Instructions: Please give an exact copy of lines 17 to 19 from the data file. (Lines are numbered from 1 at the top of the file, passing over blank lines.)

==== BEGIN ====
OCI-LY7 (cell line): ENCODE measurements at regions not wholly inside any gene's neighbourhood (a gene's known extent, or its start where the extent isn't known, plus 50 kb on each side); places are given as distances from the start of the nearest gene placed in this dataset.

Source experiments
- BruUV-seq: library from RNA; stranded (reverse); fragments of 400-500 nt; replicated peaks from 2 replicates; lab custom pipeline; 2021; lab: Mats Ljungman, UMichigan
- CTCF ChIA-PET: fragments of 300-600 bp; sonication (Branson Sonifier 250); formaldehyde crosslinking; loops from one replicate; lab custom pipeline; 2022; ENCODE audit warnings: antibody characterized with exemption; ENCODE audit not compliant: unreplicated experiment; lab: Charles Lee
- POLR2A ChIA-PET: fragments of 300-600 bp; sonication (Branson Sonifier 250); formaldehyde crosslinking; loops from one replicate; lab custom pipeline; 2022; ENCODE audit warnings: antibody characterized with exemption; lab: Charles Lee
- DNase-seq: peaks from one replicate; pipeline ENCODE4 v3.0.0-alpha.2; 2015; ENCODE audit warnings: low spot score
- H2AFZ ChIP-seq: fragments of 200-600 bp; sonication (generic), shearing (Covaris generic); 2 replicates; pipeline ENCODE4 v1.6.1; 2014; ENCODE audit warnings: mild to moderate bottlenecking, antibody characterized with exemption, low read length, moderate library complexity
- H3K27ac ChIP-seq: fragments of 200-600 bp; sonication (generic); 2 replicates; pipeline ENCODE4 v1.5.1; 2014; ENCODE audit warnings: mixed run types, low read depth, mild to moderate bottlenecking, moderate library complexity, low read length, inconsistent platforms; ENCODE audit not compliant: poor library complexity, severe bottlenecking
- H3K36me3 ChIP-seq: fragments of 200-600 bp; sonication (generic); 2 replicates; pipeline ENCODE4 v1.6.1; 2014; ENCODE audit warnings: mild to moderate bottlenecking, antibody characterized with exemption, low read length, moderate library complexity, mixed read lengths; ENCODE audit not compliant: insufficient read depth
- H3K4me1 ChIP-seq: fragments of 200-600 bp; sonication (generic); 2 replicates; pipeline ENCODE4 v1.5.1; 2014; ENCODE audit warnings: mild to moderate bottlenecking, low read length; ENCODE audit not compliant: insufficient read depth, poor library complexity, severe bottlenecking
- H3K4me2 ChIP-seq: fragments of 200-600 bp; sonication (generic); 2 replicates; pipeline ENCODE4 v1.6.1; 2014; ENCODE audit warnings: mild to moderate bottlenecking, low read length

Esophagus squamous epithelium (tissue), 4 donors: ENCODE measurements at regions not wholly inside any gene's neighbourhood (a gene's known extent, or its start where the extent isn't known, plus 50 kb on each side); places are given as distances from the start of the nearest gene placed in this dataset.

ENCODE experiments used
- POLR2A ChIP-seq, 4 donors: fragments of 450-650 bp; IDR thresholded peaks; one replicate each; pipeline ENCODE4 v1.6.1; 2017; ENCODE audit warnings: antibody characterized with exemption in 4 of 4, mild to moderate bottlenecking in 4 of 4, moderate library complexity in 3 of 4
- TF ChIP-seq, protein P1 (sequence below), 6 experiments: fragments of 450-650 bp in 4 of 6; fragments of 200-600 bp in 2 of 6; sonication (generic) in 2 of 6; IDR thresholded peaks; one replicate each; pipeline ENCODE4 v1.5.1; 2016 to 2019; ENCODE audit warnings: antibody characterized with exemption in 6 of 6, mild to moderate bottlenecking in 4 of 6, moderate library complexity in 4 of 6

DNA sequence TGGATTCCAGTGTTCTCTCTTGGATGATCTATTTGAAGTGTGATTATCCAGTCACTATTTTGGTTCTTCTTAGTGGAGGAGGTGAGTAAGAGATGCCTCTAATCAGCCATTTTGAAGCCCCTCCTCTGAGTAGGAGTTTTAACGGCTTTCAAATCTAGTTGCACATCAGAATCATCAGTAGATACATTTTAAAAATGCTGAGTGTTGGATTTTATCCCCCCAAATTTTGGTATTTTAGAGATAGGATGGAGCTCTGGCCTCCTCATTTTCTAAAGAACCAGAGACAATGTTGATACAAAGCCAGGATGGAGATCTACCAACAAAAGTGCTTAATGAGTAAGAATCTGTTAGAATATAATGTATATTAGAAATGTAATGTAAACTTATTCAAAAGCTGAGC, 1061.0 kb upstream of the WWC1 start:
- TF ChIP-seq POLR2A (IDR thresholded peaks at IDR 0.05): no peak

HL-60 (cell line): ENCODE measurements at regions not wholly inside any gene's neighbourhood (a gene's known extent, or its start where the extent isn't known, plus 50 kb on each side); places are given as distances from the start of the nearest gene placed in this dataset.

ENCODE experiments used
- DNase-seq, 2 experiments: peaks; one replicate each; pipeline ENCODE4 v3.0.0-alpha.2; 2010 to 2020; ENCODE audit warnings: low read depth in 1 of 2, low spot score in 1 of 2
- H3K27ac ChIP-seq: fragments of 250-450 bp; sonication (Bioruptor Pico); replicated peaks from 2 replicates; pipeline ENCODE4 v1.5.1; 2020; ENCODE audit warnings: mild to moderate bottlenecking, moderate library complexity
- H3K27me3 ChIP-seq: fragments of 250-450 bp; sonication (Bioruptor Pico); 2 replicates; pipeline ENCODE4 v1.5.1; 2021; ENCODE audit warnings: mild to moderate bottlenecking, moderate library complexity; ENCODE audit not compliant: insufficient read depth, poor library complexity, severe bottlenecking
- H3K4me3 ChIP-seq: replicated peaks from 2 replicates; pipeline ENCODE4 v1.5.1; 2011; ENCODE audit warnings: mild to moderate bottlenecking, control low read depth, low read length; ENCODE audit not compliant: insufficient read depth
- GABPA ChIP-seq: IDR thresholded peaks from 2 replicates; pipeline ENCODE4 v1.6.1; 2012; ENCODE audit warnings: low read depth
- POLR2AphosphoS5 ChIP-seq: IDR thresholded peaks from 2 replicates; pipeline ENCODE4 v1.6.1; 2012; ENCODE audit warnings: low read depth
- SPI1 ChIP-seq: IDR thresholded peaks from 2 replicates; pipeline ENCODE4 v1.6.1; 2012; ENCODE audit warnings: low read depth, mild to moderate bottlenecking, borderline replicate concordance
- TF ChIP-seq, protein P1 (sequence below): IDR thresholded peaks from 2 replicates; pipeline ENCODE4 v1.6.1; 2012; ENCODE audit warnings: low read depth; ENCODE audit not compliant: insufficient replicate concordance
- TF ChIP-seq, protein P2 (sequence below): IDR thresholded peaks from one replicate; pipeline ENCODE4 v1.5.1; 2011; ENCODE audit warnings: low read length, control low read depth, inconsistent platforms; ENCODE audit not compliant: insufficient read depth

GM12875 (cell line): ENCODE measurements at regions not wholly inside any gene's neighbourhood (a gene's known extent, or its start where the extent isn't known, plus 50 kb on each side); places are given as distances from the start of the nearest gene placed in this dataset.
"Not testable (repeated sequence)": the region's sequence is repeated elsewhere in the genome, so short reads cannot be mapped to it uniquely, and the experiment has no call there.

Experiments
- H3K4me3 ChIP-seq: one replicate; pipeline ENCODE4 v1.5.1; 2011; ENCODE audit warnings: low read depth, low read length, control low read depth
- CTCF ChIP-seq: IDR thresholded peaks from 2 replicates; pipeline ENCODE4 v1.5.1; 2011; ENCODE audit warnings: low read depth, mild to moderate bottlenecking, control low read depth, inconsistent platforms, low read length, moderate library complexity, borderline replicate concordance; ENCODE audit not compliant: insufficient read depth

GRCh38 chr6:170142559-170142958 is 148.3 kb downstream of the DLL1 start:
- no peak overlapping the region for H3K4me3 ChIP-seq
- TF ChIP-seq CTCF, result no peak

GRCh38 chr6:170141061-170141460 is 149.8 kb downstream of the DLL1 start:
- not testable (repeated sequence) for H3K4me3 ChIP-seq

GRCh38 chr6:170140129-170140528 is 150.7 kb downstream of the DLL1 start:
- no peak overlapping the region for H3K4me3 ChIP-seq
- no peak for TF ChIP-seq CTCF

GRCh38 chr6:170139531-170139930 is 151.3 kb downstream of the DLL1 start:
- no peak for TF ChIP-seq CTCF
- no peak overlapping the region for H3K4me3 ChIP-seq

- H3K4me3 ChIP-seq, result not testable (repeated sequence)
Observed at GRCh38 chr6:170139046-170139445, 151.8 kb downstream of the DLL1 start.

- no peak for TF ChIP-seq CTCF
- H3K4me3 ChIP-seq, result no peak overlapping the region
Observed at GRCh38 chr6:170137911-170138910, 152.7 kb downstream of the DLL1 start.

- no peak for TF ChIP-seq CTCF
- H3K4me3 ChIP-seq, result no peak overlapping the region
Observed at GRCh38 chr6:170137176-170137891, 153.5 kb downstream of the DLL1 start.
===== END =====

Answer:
- TF ChIP-seq POLR2A (IDR thresholded peaks at IDR 0.05): no peak

HL-60 (cell line): ENCODE measurements at regions not wholly inside any gene's neighbourhood (a gene's known extent, or its start where the extent isn't known, plus 50 kb on each side); places are given as distances from the start of the nearest gene placed in this dataset.

ENCODE experiments used